Medications to Enhance Memory
Medications are available for those with memory loss, Alzheimer’s, or dementia.
Posted March 16, 2019 | Reviewed by Jessica Schrader
Are you wondering if medications might be useful if you or a loved one are experiencing memory loss, mild cognitive impairment, or dementia? Below are some that might help. In this three-part series, we will begin with medications for memory. Speak to your doctor for more information.
Remove or minimize any medications that could be causing cognitive impairment
Before adding any medications, we always first work to remove or minimize any medications that could cause cognitive impairment. These include many medications in the following classes:
- Anticholinergic medications (many prescription medications are anticholinergic—ask your doctor about yours)
- Antihistamines, including over-the-counter antihistamines such as diphenhydramine (Benadryl)
- Narcotic pain medications, like morphine and oxycodone (Percocet)
- Muscle relaxants like cyclobenzaprine (Flexeril)
- Benzodiazepines, such as diazepam (Valium) and lorazepam (Ativan)
- Sedatives/sleeping aids, like zolpidem (Ambien), mirtazapine (Trazodone), and quetiapine (Seroquel)—except melatonin, which is fine
- Anticonvulsants, like gabapentin (Neurontin) and valproic acid (Depakote)
- Neuroleptics, like haloperidol (Haldol) and risperidone (Risperdal)
- Many incontinence medications, like oxybutynin (Ditropan) and tolterodine (Detrol)
For those with memory impairment due to a disease, we recommend the use of the cholinesterase inhibitors. These medications stop the breakdown of acetylcholine at the synapse between two neurons, leading to an increase of this neurotransmitter in the brain. This class of medications was developed for individuals with Alzheimer’s disease dementia, but also works for mild cognitive impairment, vascular dementia, and dementia with Lewy bodies. These medications include donepezil (Aricept), rivastigmine (Exelon), and galantamine. The expected benefits include a small but noticeable improvement in memory that will be persistent even as the individual declines. In other words, cholinesterase inhibitors are symptomatic memory boosters, producing slightly better memory at any given level of function. Thus, if an individual shows initial benefit with this class of medication, we generally recommend they stay on it for the remainder of their lives. The major side effects are directly related to their pro-cholinergic action and include loss of appetite, nausea, frequent bowel movements, vivid dreams, increase in saliva, runny nose, muscle cramps, and rarely a slowing of the heart. We recommend an electrocardiogram (ECG) be obtained after the individual is at their target dose to detect any slowing of the heart. Note that taking the medication in the morning can sometimes eliminate vivid dreams. Over-the-counter magnesium oxide can often improve muscle cramps. (See Budson & Solomon, 2016, for additional details.)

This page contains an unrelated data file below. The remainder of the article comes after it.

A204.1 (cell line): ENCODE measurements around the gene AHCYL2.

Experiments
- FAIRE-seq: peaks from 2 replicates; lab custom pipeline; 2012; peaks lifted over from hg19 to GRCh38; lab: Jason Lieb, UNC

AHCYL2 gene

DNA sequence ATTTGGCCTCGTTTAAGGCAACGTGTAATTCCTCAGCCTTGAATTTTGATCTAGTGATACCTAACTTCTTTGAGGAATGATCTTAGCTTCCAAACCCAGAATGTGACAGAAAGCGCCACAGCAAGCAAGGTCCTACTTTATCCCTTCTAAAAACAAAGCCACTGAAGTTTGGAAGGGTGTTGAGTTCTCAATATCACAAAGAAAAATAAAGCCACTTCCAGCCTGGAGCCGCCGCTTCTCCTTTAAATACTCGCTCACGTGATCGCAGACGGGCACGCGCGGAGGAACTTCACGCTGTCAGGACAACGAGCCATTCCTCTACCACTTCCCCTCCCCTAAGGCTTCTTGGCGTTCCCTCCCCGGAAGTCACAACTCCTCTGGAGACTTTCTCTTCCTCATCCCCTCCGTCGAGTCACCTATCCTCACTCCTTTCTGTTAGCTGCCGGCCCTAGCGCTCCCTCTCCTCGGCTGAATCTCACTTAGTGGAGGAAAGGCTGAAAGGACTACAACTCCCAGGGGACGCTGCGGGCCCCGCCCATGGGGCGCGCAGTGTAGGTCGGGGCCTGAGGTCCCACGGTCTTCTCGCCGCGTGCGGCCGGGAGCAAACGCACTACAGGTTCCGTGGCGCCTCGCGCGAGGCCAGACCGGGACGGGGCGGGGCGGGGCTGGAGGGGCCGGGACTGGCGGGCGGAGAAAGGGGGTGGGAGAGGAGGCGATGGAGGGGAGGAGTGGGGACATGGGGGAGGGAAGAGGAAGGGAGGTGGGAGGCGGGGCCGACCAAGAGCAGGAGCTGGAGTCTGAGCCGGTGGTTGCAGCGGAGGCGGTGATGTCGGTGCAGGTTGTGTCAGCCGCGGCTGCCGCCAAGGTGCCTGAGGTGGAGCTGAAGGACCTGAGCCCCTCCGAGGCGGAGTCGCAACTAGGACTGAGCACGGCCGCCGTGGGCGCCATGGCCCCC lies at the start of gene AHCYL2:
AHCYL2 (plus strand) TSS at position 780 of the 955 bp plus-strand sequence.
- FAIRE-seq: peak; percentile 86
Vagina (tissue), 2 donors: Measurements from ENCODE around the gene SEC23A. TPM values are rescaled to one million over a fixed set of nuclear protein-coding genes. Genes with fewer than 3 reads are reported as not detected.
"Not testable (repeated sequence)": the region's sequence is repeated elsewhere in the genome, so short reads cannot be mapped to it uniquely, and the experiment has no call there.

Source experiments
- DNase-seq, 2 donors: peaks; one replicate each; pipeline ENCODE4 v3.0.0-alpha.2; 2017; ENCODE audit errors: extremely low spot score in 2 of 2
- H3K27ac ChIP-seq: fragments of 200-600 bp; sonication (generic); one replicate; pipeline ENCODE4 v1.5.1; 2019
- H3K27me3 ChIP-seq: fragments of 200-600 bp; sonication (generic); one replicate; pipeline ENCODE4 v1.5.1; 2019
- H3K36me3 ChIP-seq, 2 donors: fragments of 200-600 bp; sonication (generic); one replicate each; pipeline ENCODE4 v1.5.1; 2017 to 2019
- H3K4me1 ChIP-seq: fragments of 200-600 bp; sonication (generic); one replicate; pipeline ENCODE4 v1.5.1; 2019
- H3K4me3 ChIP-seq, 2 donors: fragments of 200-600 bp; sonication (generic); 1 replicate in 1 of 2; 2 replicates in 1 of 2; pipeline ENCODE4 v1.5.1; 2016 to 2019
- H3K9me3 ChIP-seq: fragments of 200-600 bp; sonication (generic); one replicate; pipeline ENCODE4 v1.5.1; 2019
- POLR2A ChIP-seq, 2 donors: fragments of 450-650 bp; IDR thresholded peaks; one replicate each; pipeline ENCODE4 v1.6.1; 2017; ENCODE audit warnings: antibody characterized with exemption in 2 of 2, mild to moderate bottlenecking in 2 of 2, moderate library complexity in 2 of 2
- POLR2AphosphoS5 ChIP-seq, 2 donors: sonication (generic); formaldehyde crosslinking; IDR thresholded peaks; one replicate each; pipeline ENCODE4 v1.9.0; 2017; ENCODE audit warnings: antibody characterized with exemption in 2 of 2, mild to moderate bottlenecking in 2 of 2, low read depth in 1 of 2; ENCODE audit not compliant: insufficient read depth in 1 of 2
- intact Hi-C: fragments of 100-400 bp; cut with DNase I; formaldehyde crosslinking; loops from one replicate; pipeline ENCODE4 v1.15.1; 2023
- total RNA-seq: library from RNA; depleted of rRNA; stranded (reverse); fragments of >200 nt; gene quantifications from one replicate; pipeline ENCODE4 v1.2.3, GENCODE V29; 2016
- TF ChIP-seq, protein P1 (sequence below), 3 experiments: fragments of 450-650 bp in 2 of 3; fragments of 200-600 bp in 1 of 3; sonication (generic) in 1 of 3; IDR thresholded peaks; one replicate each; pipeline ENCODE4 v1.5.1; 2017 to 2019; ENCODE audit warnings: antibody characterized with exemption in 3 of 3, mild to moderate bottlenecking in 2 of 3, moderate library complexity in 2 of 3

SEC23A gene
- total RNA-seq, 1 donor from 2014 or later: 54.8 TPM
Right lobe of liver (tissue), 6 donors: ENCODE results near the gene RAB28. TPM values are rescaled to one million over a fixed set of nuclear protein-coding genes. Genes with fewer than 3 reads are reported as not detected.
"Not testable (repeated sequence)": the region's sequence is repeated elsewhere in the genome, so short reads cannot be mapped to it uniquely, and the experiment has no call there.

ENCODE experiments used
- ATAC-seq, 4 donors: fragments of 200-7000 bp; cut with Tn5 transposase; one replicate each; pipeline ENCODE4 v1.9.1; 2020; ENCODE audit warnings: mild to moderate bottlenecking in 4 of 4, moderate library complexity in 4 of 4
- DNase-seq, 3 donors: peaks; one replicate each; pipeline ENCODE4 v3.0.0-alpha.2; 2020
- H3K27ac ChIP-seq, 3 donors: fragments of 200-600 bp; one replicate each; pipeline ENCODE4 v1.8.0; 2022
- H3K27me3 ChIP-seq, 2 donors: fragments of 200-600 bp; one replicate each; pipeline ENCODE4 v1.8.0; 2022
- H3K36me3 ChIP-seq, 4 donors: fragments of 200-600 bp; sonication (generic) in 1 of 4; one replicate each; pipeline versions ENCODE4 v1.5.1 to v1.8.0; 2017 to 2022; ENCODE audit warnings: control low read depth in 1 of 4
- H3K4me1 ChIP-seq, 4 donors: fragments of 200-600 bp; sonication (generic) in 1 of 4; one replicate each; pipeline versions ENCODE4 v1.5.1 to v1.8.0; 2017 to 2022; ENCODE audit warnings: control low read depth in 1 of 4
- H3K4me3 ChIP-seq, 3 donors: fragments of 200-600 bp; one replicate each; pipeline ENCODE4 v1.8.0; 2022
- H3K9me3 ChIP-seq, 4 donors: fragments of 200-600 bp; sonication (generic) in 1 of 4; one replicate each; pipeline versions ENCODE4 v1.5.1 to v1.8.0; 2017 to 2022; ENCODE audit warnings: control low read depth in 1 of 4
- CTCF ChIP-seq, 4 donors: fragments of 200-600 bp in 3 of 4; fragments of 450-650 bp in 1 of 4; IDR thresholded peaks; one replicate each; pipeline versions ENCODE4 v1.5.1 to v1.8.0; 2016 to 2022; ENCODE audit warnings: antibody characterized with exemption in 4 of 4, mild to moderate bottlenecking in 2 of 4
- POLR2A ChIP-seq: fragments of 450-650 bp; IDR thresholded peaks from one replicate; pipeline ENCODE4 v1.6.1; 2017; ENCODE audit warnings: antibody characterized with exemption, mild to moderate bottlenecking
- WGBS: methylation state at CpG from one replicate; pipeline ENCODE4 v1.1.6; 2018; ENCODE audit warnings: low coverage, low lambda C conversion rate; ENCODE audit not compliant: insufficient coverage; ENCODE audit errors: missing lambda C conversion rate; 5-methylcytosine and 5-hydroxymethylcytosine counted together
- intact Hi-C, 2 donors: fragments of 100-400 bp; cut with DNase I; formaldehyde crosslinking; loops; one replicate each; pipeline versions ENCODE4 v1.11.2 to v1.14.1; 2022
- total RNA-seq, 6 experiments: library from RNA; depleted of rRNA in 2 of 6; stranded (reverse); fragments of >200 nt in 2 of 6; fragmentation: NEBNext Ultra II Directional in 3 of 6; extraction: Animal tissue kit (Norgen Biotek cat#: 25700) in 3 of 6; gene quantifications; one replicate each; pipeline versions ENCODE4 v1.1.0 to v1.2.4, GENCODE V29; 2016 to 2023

Strategies and memory aids to improve memory function
We also recommend the following memory strategies and aids (see Budson & O’Connor, 2017, for details):
- Practice active attention
- Minimize distractions in the environment
- Take breaks
- Repeat information spaced out over time
- Make connections
- Create visual images
- Put it in a location
- Use the first letter
- Use chunking
- Cluster information by topic
- Invent rhymes
- Get emotional
- Test yourself
- Write it down
- Learn the name well
- On the tip of your tongue? Relax
- Don’t block the name
- Review names prior to a social event
- Golden rules for memory aids: don’t delay, keep it simple, make it routine
- Get organized
- Designate a memory table
- Use a pillbox
- Rely on calendars or daily planners
- Take advantage of technology
- Keep a notebook
- Make lists
- Use reminder notes
- Develop routines
Exercise, exercise, exercise
Lastly, the evidence is so strong that aerobic exercise can improve memory that no discussion of memory enhancement therapies would be complete without strongly stating that we recommend aerobic exercise at least 30 minutes daily, five days each week for those with memory loss due to normal aging or mild cognitive impairment (see Budson & O’Connor, 2017, for details). Unfortunately, the data does not suggest cognitive benefit with exercise for those with dementia.
Things that don’t work
What about Prevagen or Gingko Biloba? Unfortunately, there’s no convincing evidence that these over the counter medications are beneficial for either healthy individuals or those with memory disorders.
© Andrew E. Budson, M.D., 2019. All rights reserved.
Budson AE, O’Connor MK. Seven Steps to Managing Your Memory: What’s Normal, What’s Not, and What to Do About It, New York: Oxford University Press, 2017.
Budson AE, Solomon PR. Memory Loss, Alzheimer’s Disease, & Dementia: A Practical Guide for Clinicians, 2nd Edition, Philadelphia: Elsevier Inc., 2016.